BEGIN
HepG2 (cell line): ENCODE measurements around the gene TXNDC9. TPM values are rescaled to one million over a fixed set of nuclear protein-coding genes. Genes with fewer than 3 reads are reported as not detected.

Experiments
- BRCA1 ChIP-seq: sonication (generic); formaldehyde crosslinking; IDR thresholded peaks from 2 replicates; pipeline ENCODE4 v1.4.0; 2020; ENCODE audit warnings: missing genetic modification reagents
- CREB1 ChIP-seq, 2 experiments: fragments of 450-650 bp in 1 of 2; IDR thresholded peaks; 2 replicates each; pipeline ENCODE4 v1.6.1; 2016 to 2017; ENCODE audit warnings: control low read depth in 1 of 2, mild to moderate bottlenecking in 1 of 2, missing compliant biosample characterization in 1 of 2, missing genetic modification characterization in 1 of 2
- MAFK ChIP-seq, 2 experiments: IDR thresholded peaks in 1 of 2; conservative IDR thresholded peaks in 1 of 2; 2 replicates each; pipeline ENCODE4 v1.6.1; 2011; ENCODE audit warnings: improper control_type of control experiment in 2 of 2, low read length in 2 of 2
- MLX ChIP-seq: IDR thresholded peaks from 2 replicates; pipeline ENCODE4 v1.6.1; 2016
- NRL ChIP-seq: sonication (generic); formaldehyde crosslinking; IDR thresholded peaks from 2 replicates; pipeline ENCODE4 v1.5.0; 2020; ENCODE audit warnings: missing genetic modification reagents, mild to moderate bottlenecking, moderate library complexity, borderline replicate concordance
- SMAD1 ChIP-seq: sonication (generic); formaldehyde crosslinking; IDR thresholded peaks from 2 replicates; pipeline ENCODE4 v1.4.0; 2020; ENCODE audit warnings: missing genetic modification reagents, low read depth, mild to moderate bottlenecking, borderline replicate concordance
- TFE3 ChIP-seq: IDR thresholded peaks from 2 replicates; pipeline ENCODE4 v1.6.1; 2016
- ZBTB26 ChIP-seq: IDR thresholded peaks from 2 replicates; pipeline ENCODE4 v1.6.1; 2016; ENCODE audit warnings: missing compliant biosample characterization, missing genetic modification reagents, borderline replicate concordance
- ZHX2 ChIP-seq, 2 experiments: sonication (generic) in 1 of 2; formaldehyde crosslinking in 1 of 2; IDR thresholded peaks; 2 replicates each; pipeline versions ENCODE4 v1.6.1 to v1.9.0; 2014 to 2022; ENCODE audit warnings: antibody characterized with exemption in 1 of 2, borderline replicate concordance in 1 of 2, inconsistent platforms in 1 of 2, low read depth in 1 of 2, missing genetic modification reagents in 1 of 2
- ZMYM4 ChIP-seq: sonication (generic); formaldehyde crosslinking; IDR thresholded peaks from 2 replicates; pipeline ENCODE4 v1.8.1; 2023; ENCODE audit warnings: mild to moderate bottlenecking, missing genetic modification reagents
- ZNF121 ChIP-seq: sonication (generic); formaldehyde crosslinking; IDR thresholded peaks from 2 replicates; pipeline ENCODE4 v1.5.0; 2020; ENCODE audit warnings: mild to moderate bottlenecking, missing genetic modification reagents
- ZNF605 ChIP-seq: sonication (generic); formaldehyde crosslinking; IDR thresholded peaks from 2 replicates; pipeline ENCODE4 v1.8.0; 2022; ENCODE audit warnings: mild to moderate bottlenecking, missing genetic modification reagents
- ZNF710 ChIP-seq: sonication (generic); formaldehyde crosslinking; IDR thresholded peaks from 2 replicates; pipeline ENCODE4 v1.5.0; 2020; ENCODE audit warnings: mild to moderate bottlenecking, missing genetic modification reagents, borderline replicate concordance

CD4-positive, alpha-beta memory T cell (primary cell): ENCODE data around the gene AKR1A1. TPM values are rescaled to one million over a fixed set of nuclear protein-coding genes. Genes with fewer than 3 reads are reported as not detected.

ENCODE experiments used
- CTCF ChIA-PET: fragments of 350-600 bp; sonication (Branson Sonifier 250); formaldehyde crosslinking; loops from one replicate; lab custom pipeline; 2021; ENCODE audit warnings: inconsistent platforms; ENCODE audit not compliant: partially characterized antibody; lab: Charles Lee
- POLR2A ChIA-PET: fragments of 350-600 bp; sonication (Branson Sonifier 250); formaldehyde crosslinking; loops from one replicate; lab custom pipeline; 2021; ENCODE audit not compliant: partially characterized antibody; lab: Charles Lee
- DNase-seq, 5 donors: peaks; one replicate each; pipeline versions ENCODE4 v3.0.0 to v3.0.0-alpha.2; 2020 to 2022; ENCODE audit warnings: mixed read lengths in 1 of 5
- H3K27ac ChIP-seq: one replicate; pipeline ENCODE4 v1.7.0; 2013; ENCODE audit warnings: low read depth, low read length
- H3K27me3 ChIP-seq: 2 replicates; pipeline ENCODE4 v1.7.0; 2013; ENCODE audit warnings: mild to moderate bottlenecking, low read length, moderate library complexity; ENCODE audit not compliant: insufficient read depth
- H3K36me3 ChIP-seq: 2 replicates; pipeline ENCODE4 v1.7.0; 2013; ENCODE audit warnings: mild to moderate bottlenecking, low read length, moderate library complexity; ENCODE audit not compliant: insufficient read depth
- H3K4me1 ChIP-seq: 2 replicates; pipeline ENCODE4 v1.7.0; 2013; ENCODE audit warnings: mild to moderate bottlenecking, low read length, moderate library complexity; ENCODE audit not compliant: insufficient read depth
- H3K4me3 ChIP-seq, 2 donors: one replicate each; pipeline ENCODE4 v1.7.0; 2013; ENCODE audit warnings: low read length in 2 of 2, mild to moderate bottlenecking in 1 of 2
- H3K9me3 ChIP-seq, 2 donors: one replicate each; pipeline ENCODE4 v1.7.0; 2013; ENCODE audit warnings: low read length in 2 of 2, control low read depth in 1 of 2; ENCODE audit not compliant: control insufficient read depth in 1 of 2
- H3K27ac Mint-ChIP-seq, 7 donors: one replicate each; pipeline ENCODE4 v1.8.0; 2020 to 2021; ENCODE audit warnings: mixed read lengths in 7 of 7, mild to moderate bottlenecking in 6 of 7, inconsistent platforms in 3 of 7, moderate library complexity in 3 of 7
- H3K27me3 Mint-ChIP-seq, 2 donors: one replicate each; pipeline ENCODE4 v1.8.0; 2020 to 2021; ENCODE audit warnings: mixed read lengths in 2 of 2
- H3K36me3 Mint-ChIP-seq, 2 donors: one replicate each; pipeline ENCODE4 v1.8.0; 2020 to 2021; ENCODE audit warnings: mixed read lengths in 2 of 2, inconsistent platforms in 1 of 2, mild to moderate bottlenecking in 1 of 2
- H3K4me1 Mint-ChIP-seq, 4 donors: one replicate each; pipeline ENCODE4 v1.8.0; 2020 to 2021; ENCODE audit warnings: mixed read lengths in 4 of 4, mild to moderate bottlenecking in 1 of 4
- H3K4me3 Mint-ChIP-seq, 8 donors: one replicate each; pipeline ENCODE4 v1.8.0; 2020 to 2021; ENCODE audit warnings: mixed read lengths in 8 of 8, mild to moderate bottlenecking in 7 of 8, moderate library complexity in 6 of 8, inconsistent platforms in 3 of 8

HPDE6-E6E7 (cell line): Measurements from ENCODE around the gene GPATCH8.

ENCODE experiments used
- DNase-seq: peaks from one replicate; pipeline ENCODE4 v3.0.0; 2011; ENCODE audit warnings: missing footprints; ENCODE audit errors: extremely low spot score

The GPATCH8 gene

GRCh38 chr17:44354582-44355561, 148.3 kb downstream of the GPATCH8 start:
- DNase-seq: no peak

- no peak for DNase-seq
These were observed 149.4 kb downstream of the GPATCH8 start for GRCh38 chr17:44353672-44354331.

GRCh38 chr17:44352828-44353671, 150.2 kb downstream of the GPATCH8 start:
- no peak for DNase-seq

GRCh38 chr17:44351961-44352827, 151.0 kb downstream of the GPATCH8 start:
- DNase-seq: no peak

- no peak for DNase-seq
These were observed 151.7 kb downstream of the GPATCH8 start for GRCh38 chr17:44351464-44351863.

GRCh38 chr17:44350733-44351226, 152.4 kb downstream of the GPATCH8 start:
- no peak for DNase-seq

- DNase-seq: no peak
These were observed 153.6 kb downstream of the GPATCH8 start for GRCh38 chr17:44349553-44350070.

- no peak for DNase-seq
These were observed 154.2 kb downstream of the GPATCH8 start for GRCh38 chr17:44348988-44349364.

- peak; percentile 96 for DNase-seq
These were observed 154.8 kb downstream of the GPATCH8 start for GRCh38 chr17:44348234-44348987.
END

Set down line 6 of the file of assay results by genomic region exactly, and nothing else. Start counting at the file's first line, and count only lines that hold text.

- MLX ChIP-seq: IDR thresholded peaks from 2 replicates; pipeline ENCODE4 v1.6.1; 2016